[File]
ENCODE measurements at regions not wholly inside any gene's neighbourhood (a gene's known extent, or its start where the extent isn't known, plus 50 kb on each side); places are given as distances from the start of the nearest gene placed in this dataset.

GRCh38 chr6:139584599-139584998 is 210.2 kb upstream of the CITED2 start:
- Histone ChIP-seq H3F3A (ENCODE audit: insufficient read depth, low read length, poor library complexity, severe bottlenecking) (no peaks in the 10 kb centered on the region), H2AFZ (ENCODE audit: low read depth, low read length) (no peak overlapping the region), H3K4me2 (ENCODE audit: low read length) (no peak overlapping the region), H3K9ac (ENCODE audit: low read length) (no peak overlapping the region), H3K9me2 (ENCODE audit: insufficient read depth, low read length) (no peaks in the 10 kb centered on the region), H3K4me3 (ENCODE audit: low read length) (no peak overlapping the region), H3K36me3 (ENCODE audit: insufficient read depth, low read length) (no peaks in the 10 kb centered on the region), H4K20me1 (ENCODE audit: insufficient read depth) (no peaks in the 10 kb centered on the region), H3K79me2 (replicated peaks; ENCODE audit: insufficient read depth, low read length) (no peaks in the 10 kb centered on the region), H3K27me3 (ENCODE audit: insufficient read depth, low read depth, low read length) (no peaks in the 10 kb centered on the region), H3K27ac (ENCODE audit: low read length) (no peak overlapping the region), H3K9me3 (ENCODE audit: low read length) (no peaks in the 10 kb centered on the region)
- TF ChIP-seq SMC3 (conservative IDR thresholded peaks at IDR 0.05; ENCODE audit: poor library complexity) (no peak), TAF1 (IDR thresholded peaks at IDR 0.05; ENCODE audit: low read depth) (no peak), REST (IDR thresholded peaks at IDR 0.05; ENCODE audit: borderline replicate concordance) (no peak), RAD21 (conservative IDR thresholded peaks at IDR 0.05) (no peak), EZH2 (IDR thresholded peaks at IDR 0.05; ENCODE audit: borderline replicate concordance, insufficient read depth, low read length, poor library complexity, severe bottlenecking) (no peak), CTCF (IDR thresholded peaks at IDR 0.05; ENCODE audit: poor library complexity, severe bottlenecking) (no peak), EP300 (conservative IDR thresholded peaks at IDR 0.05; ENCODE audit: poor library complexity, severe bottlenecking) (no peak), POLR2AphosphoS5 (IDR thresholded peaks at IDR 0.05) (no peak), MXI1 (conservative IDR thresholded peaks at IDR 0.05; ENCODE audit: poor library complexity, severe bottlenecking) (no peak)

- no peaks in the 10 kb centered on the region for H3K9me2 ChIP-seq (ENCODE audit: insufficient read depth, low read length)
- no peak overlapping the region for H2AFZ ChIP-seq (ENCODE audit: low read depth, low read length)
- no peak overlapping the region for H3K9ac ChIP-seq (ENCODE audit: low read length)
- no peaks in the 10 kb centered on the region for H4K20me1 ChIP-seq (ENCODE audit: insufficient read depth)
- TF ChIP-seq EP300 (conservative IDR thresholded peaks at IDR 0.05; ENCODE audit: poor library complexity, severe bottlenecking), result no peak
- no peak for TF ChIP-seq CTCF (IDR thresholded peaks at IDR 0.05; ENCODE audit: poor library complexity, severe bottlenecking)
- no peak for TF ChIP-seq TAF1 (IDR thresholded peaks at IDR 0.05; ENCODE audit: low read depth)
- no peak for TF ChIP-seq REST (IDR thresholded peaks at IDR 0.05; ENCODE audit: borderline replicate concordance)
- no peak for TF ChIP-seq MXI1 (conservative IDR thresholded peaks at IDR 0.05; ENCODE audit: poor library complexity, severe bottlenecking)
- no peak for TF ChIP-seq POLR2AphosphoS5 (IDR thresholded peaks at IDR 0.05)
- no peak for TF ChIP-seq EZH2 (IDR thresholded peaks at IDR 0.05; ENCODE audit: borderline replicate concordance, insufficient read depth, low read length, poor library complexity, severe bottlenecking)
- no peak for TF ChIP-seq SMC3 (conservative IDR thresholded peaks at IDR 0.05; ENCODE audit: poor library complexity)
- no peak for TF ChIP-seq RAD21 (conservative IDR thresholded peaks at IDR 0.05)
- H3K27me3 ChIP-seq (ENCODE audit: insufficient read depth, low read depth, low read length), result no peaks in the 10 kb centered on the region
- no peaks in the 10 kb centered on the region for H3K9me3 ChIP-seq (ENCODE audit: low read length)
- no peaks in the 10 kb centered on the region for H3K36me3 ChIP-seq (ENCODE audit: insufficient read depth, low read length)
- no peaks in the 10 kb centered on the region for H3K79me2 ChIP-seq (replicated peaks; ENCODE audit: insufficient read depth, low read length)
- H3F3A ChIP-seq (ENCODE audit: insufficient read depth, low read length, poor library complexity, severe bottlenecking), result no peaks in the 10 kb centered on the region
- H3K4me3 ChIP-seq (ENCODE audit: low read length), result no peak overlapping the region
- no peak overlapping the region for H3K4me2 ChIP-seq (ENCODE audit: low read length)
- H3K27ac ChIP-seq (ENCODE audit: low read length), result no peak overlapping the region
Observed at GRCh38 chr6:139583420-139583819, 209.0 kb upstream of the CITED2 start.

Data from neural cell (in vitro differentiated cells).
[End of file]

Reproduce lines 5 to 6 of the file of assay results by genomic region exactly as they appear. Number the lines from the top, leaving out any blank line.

- no peaks in the 10 kb centered on the region for H3K9me2 ChIP-seq (ENCODE audit: insufficient read depth, low read length)
- no peak overlapping the region for H2AFZ ChIP-seq (ENCODE audit: low read depth, low read length)